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Germanic It-Clefts: Structural Variation and Semantic Uniformity

  • Author(s): Fiedler, Judith
  • Advisor(s): McCloskey, James
  • Farkas, Donka
  • et al.
Abstract

The subject matter of this dissertation is the it-cleft construction, exemplified in (1)

1. It was Mary who drank all the vodka.

It-clefts have attracted the long-standing interest of researchers in a number of linguistic subfields for the reason that this is a construction within which converge a variety of phenomena touching on issues central to linguistic theory. This work addresses several of these issues, including the construction of copular sentences, the properties of the left periphery and their relevance to the grammar of wh -movement, the interaction of syntax, semantics, and information structure, and the linguistic sources of connectivity and reconstruction effects.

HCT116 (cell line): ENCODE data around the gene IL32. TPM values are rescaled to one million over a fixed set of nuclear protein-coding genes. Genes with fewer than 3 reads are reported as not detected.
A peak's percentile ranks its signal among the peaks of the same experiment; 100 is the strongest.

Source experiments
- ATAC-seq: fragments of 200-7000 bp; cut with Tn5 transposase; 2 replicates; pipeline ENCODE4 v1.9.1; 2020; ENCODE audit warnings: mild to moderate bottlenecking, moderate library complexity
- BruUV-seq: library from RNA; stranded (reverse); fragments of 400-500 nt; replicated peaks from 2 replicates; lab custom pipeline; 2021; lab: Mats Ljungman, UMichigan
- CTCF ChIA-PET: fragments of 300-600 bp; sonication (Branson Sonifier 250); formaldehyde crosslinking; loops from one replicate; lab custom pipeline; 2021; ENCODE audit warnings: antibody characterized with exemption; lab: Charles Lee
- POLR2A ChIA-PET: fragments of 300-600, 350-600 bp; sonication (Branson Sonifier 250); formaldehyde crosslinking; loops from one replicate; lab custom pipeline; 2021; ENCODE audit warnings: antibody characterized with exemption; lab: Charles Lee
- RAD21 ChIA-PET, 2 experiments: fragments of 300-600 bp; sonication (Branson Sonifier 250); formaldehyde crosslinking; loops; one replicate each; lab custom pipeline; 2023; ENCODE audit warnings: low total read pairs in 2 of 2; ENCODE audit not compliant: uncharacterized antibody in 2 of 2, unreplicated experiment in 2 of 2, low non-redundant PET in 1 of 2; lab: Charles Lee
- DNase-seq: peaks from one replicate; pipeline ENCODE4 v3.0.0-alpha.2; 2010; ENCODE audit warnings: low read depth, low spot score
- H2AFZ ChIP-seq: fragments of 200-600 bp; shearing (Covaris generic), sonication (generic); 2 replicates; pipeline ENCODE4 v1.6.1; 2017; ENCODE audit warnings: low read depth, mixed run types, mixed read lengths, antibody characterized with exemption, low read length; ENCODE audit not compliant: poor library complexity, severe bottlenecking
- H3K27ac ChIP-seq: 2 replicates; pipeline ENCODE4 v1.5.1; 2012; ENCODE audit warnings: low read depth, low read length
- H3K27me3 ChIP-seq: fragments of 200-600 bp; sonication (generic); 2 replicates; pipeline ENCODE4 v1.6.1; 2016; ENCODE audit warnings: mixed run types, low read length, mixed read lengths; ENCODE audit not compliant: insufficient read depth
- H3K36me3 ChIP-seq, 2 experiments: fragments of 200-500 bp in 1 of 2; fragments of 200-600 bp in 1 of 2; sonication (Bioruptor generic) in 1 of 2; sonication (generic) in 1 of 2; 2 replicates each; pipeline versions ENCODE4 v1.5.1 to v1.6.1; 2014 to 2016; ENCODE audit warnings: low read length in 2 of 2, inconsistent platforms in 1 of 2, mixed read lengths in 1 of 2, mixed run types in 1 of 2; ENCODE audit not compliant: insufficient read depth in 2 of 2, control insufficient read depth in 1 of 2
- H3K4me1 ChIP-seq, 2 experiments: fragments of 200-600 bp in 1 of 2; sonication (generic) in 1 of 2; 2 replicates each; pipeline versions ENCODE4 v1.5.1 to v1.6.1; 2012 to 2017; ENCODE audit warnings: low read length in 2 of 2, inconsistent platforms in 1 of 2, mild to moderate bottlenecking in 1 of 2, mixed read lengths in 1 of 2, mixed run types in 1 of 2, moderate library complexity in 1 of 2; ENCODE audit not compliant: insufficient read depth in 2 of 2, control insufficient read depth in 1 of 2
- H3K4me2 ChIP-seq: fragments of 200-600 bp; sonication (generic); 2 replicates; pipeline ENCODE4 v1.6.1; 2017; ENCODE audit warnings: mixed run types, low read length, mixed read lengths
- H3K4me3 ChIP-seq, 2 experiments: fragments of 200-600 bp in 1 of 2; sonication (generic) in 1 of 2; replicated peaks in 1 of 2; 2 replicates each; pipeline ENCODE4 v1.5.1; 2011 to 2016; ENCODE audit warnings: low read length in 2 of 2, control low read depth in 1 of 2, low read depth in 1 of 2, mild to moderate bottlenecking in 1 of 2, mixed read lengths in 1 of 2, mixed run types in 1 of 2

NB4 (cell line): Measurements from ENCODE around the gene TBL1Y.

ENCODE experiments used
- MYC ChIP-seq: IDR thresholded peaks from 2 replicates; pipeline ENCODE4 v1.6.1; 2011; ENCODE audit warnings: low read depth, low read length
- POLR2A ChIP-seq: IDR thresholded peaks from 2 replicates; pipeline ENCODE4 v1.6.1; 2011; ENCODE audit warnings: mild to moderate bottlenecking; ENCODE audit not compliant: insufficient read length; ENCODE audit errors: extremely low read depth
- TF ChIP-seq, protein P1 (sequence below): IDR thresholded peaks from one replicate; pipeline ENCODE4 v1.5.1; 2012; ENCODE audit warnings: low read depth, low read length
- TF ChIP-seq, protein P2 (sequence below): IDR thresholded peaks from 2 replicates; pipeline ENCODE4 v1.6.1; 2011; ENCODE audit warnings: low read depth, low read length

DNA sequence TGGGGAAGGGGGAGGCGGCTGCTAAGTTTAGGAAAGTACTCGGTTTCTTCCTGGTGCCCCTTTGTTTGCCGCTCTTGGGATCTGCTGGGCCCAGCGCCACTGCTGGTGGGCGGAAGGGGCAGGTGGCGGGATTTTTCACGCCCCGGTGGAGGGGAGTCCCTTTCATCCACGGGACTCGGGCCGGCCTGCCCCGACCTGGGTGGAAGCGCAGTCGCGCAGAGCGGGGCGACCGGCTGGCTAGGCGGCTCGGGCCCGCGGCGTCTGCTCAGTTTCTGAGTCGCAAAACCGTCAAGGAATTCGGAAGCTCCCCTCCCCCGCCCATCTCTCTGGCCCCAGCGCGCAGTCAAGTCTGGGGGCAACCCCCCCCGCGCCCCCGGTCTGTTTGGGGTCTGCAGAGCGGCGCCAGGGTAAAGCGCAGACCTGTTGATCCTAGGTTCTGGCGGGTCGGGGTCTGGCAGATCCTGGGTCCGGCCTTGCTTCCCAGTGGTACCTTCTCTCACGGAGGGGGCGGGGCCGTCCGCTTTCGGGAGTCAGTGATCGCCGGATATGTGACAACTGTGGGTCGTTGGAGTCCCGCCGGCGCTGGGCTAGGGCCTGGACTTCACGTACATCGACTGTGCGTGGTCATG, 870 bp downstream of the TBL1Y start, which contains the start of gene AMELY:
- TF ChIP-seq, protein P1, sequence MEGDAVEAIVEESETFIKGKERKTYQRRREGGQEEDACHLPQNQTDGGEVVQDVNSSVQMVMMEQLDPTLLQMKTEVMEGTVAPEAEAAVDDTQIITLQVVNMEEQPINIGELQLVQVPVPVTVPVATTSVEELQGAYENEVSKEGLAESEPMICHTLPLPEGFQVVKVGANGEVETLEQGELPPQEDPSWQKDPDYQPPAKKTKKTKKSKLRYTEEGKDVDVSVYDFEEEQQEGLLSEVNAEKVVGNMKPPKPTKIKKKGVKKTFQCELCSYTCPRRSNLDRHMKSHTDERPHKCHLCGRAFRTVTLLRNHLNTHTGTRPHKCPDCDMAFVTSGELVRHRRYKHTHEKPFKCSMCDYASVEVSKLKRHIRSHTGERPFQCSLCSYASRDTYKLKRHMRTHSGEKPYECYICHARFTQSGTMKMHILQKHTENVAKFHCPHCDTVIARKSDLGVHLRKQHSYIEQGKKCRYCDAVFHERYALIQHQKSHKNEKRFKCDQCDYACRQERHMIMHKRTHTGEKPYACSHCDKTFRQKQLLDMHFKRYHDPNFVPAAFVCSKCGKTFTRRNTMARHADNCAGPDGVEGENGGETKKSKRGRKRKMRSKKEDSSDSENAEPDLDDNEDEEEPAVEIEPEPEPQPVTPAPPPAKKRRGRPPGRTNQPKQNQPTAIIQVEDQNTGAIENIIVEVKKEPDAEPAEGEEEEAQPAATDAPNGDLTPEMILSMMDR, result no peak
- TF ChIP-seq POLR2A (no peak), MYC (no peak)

The core predicational structure of the it-cleft is identified as a small clause containing an atypical predicate - a CP λ-abstract - and this has repercussions in several domains. Among these is the availability of two derivational options: the clefted constituent may be first merged either within or above the subordinate clause. Each derivation places a set of demands on the syntactic system and therefore, although both of these derivations are attested in the Germanic languages, some languages are restricted to one or the other option due to language-specific syntactic constraints.

This cross-linguistic variation in the structure of it-clefts provides a means of isolating morphosyntactic connectivity from interpretive reconstruction effects. A comparison of German it-clefts with the structurally distinct it-clefts of Norwegian reveals that, contrary to expectation, variation in structure is not reflected in variation for the availability of reconstruction effects. On the basis of these data, the analysis argues that it-clefts having distinct syntactic structures are semantically identical at the point of interpretation. Differences in structure, however, will require that each language make use of distinct syntactic and semantic operations in reaching this ultimate semantic uniformity.

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